Eduardo Nunes


Mapping peripheral design.

I set out to find out if there is such a thing as peripheral design. Along the way, I got to interview
amazingly interesting people, brand the project and build a community around it.

Dizer Design

Self-Initiated Research Project

Portugal, 2011-2013


For the last semester of my Master's Degree, I was given the opportunity to develop my own authoral design project, and I sure as hell took it. Having been raised in a small suburban community, I've always been inspired by how empowering technology has been for designers working from outside major metropolitan areas, but intrigued by how little that evolution has impacted these areas' economic fabric. It seemed unlikely to me that, as small as a town of 50.000 people could be, it would do just fine without a single design studio. So I hit the road, hoping to find the designers living, working and studying there.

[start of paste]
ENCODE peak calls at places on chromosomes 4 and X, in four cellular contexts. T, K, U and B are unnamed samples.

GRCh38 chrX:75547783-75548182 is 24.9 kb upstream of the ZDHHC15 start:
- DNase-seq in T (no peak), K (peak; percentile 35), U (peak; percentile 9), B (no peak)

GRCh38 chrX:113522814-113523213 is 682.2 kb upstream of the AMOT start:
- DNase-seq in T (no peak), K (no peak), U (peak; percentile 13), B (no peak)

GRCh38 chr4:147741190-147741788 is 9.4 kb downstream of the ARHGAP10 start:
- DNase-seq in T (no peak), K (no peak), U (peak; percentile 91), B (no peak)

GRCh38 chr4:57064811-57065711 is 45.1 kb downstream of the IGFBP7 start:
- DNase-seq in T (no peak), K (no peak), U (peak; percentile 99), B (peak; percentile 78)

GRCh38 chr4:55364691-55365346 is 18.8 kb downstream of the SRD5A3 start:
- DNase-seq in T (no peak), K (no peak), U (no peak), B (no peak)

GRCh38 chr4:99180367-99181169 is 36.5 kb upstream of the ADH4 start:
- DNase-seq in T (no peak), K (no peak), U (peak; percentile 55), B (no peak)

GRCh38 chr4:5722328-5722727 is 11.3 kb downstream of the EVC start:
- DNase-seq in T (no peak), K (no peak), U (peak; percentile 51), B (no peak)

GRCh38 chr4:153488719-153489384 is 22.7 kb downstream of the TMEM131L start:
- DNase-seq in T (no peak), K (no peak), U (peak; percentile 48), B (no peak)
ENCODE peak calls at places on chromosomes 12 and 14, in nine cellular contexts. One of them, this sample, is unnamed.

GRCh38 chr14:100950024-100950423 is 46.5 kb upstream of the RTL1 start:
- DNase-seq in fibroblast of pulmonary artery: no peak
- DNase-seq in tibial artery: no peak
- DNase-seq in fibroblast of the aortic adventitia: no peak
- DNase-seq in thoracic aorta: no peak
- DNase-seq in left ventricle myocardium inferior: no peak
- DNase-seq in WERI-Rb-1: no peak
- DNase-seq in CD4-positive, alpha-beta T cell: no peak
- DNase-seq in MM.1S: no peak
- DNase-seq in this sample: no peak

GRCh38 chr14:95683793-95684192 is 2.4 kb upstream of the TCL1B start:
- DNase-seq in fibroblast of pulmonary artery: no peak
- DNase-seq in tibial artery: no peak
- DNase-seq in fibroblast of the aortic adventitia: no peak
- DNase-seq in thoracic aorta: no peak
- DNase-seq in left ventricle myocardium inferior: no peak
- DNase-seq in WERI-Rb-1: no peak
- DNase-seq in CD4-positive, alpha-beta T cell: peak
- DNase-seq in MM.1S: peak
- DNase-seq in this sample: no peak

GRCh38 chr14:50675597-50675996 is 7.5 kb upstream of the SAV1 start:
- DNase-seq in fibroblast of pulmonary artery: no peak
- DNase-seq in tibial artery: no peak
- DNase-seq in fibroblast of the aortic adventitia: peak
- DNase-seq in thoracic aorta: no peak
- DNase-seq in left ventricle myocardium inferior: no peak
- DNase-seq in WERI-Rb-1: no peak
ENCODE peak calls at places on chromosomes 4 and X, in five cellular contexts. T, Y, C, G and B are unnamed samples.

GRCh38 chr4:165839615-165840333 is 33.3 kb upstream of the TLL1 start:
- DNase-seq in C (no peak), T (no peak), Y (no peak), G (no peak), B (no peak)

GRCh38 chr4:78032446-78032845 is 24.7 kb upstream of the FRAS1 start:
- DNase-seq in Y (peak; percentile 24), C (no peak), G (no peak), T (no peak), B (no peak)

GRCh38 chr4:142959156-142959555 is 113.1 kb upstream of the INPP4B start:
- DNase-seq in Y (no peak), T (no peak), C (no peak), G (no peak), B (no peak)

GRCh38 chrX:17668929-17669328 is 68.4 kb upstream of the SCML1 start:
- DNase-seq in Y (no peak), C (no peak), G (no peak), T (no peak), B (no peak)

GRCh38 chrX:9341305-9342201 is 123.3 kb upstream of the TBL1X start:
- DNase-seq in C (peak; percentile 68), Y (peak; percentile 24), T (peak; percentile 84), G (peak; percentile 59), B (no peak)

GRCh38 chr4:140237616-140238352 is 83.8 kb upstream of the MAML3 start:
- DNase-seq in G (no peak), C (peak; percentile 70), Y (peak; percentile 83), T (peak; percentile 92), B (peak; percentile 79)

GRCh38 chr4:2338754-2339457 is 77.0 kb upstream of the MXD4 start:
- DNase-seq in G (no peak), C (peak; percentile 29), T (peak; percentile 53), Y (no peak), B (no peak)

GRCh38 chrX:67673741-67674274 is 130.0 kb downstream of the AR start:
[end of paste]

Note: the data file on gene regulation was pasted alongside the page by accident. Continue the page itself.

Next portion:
For three months, I crossed the country, asking designers, teachers and students what motivated them not to move away from these smaller cities, and how they managed to sustain a design activity within these small, and frequently very fragile economies. Along the way, I've helped shape a community around it, and discussion on the topic eventually blossomed: the project was picked up by major portuguese design blogs, and I've had the chance to lecture on the subject on several occasions. Like most good things, it ended too soon — mostly because it required more time and money than I could invest in it.